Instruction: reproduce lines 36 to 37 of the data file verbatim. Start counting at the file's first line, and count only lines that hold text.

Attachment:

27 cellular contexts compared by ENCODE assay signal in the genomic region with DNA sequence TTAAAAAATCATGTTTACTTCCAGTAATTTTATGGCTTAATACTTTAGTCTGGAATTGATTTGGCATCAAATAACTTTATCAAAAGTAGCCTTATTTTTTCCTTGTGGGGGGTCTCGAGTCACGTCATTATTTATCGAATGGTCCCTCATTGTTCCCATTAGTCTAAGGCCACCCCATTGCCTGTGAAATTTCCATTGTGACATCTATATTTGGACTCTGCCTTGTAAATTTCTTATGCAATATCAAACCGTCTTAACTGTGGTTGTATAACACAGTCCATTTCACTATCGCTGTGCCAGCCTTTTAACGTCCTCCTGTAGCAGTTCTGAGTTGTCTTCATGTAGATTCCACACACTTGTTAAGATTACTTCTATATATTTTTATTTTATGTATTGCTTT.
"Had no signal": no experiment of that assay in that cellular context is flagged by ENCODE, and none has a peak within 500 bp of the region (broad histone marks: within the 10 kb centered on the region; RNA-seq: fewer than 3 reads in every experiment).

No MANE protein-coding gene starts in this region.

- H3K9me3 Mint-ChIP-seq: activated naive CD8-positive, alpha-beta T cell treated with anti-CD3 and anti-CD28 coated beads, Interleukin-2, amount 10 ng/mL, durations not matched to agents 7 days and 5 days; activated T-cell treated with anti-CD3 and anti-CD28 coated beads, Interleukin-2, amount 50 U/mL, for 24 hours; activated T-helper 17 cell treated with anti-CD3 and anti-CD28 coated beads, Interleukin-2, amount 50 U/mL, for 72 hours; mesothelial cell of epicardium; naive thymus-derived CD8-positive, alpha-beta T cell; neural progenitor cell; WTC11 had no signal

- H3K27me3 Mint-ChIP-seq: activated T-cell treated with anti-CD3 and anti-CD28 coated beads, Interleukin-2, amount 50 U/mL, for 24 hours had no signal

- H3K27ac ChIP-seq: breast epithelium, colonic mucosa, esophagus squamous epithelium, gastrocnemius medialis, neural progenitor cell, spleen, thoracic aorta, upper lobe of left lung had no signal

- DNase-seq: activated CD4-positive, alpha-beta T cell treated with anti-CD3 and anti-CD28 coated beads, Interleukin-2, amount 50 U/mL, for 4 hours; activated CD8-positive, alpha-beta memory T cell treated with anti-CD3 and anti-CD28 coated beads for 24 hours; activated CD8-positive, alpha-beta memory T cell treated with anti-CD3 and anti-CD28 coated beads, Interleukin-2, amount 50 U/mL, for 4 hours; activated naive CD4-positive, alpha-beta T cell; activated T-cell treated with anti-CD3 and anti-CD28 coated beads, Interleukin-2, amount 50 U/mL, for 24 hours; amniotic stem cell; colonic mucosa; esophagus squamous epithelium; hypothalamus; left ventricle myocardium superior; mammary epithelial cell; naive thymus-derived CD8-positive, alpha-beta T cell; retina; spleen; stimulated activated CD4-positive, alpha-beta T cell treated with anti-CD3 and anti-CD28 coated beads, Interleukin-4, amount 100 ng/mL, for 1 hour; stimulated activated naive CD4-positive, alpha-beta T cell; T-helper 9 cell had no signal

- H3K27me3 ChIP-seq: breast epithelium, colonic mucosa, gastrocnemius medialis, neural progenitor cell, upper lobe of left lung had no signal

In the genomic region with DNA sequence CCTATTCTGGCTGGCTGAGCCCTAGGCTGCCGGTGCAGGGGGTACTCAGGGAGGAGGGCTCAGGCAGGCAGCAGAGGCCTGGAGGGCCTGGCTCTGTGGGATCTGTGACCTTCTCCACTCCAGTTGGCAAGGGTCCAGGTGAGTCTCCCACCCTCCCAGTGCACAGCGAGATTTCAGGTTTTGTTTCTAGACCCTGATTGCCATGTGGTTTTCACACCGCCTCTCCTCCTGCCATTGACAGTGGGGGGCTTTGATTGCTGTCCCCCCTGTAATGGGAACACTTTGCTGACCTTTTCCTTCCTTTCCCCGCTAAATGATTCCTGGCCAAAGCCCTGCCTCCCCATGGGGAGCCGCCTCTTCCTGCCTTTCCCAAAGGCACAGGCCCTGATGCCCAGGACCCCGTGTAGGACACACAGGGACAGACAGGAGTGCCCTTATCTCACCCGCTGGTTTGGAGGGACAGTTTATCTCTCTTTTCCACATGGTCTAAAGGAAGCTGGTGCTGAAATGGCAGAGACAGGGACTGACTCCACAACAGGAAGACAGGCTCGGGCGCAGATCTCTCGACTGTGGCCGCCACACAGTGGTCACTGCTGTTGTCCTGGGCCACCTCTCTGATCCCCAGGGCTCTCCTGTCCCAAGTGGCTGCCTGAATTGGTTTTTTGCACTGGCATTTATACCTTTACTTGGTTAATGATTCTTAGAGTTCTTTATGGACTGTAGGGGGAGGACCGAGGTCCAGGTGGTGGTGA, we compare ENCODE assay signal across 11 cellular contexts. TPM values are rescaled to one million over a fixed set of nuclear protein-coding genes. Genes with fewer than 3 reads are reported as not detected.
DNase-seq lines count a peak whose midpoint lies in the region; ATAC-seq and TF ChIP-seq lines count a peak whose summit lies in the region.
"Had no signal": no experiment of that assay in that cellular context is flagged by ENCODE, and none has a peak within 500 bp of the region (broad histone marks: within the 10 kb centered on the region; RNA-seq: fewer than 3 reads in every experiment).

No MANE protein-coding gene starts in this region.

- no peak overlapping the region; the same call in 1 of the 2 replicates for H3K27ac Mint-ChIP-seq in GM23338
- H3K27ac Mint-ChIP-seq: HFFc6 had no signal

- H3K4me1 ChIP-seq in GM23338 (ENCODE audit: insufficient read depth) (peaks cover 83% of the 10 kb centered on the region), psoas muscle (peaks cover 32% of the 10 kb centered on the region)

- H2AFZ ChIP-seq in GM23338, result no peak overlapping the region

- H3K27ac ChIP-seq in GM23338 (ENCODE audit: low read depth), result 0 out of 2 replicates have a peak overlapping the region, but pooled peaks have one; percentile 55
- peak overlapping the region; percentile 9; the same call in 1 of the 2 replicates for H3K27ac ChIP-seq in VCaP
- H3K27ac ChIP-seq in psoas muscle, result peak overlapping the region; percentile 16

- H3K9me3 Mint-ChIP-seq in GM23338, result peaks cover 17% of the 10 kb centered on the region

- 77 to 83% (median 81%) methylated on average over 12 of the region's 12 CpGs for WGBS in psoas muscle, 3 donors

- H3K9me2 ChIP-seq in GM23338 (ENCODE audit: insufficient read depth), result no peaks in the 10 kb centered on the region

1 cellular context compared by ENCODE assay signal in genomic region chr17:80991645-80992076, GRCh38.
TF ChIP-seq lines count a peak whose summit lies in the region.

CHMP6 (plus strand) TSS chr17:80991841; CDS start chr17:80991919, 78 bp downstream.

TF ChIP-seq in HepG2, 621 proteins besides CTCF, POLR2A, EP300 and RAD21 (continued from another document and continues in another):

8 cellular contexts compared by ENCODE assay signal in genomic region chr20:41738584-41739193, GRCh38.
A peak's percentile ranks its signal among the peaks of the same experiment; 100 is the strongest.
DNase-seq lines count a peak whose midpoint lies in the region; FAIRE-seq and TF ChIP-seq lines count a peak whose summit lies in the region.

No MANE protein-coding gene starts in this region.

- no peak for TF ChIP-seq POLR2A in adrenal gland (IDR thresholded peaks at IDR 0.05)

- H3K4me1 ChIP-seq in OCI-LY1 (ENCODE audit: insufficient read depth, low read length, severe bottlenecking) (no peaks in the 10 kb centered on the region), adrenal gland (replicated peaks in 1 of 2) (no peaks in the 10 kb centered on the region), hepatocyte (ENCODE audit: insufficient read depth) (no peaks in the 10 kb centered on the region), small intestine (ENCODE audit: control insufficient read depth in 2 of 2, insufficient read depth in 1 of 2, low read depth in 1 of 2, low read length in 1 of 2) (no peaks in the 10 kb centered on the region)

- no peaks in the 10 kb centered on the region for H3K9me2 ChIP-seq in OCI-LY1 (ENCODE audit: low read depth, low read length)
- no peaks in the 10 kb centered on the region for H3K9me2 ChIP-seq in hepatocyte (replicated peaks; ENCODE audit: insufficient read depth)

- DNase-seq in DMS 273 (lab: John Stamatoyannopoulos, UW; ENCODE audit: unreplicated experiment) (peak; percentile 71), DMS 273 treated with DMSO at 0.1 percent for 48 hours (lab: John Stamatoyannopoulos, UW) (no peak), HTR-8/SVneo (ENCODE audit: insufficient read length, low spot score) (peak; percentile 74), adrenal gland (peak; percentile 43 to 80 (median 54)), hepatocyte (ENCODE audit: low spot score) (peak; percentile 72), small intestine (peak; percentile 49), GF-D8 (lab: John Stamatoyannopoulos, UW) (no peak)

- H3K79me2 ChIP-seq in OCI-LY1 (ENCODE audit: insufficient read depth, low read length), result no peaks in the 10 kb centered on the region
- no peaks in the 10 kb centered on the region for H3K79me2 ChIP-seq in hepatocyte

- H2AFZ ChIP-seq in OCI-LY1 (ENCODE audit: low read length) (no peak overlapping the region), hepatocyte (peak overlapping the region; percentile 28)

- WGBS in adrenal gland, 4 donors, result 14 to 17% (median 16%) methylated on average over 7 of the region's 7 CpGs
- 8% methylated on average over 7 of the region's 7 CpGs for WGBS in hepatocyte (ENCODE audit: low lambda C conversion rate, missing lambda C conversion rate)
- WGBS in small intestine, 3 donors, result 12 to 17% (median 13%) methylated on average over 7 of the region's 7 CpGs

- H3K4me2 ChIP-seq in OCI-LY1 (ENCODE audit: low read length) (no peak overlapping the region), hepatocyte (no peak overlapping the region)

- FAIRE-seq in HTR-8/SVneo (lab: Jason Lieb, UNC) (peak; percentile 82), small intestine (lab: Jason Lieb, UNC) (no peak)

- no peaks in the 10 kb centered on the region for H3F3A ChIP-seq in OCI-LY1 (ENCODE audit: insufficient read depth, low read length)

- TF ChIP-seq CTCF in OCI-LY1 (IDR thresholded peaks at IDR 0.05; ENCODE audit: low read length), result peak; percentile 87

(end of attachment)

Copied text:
- H3K79me2 ChIP-seq in OCI-LY1 (ENCODE audit: insufficient read depth, low read length), result no peaks in the 10 kb centered on the region
- no peaks in the 10 kb centered on the region for H3K79me2 ChIP-seq in hepatocyte